The displaced nativity scenes have found a new home in front of this office building on Ocean Park Boulevard. (Photo by Daniel Archuleta)
The displaced nativity scenes have found a new home in front of this office building on Ocean Park Boulevard. (Photo by Daniel Archuleta)

OCEAN PARK BLVD — After months of controversy, the nativity scenes displaced from their perennial berth in Palisades Park have found a new home on the eastern end of the city, just in time for the Christmas celebrations to begin.

All 14 of the dioramas will be on display on a piece of private property on Ocean Park Boulevard adjacent to Clover Park, said Hunter Jameson, a spokesperson for the Santa Monica Nativity Scenes Committee.

“We are very pleased to be able to present the displays,” Jameson said. “It was very difficult to find adequate open space in Santa Monica to display 14 large booths.”

Committee members were forced to go hunting for a new spot after the City Council closed a loophole in an existing ordinance that banned unattended displays from public spaces without a special permit.

The decision resulted from months of back and forth between City Hall, the Nativity Scenes Committee and a group of atheists who successfully co-opted 18 of 21 open spots in Palisades Park for their displays.

When churches complained, the City Council ended the tradition and City Hall found itself facing a lawsuit over the decision. That suit is still in the courts, although a federal judge dismissed the case last week.

Members of the Nativity Scenes Committee eventually landed on a strip of land that belongs to the Watts Companies, a commercial real estate firm in Santa Monica. The City Council’s action banned only those displays on public property, which means the area is still fair game, said Karen Ginsberg, director of the Community and Cultural Services Department at City Hall.

The crèches will be on display until the beginning of January, Jameson said.

It’s unclear what connection the company has to the Santa Monica Nativity Scenes Committee, but in a statement released Monday, the company said it looked forward to helping preserve the tradition.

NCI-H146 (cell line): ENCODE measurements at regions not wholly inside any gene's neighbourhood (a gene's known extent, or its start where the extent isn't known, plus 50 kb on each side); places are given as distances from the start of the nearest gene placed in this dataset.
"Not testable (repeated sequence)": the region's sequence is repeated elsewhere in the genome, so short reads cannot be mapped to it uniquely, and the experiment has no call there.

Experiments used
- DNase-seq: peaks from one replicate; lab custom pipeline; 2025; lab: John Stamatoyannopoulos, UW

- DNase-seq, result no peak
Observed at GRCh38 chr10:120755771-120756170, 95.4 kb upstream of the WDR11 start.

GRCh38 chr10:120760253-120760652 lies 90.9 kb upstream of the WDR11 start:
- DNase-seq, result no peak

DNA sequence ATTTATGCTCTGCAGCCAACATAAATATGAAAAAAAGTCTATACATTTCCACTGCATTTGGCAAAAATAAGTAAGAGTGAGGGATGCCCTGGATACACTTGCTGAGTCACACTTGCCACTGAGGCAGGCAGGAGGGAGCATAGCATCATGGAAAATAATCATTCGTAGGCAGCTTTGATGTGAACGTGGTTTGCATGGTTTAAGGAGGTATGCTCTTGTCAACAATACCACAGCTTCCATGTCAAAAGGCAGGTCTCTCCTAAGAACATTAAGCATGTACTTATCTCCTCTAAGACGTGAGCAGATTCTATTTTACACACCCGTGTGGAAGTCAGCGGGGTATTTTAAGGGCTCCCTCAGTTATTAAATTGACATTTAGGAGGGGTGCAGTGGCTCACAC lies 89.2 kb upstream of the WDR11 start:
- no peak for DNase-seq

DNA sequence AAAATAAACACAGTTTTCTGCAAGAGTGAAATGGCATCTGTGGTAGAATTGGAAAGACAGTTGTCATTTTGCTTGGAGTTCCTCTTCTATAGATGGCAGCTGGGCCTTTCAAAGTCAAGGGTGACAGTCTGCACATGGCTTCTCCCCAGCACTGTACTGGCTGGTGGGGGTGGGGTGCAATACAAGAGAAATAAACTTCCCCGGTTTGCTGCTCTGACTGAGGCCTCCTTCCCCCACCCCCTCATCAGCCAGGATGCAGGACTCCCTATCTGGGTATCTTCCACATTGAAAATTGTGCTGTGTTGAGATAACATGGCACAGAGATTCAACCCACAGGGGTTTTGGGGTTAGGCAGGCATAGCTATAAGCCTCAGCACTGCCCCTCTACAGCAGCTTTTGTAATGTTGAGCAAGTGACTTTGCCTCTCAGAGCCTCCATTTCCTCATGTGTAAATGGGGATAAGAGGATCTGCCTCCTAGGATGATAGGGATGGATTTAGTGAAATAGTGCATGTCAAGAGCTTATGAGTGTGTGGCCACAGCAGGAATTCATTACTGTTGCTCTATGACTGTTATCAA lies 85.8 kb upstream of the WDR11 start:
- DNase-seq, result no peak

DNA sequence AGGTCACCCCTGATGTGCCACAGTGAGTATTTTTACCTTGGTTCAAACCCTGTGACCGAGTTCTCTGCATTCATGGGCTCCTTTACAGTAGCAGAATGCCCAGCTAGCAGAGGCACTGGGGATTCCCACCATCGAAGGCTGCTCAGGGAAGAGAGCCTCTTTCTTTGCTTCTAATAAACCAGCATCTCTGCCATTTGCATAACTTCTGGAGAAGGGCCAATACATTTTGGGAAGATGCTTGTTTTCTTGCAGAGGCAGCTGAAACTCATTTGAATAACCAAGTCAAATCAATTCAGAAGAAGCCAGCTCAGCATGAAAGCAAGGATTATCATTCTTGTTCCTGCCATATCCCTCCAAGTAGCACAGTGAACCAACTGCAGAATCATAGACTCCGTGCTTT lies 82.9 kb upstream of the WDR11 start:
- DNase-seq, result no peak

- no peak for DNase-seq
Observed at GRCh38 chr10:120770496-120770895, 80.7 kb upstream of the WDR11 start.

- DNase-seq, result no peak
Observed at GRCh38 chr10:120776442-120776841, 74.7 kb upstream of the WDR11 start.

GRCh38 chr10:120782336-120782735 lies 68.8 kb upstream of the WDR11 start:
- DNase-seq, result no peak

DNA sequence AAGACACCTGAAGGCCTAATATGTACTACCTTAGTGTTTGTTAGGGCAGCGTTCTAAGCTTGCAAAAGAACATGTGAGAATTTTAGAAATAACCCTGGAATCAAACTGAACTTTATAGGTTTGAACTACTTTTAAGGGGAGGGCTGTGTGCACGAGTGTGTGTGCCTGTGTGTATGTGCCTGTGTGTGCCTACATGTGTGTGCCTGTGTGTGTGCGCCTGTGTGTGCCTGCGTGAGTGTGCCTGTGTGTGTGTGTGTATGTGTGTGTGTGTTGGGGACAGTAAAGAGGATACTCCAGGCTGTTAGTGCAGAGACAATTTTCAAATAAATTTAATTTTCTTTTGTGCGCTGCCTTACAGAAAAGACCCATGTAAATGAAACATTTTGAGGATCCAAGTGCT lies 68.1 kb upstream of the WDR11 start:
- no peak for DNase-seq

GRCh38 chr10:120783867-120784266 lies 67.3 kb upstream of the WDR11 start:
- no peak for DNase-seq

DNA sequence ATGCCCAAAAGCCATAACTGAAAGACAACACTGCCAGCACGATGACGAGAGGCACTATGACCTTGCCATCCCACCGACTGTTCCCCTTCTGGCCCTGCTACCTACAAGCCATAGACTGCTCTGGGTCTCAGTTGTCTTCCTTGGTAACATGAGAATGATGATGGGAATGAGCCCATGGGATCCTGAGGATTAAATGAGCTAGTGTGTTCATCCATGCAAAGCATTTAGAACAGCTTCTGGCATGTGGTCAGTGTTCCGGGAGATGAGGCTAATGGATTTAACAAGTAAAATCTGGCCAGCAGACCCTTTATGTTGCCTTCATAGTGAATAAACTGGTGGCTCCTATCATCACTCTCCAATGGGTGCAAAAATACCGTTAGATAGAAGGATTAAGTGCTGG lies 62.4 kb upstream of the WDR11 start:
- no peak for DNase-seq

“In partnership with the Santa Monica Nativity Scenes Committee and the Chabad House in Santa Monica, Watt Companies has agreed to host 15 holiday displays along Ocean Park Boulevard at their Santa Monica headquarters,” the statement read.

Jameson also refused to give further information about how the group had managed to find the space, just saying that he was “not in a position to talk about that.”

The committee will kick off the holiday season with a celebration on Sunday, Dec. 9 in Clover Park at 3 p.m. with a recitation of the Christmas story and seasonal songs.

According to a release, the group is also hoping participants will be taken by the giving spirit and donate cash to cover the $19,000 annual cost, which covers assembly, removal, storage and insurance for the booths, amongst other things.

Although the nativity scenes may have moved, the tradition of celebrating the Christmas season has not left Palisades Park.

Primo DeJesus, a member of Trinity Church of Santa Monica, became the point person over a month and a half ago to create living nativity displays in the park just north of the Santa Monica Pier entrance.

DeJesus organized churches to spend two hours each day beginning at 7 p.m. in the space, singing carols, enjoying coffee and hot cocoa and possibly watching a reenactment of the nativity story.

That kicked off Monday with what DeJesus called an “olive branch” ceremony to honor outgoing Mayor Richard Bloom and Councilmember Bobby Shriver.

He’s not the only one with designs on Palisades Park.

“The Nativity Project,” an effort put forward by the Christian Defense Coalition that encourages the display of nativity scenes in public places, is “dedicated to ensuring that nativity scenes continue to be displayed in Palisades Park,” according to a release by the group.

As such, the Christian Defense Coalition plans to hold the “Celebrate Santa Monica Nativity and Freedom” event on Dec. 8 between 1 p.m. and 4 p.m.

“It’s our hope that private individuals and faith community of Santa Monica continues on with the tradition,” said Rev. Patrick Mahoney, director of the Christian Defense Coalition.

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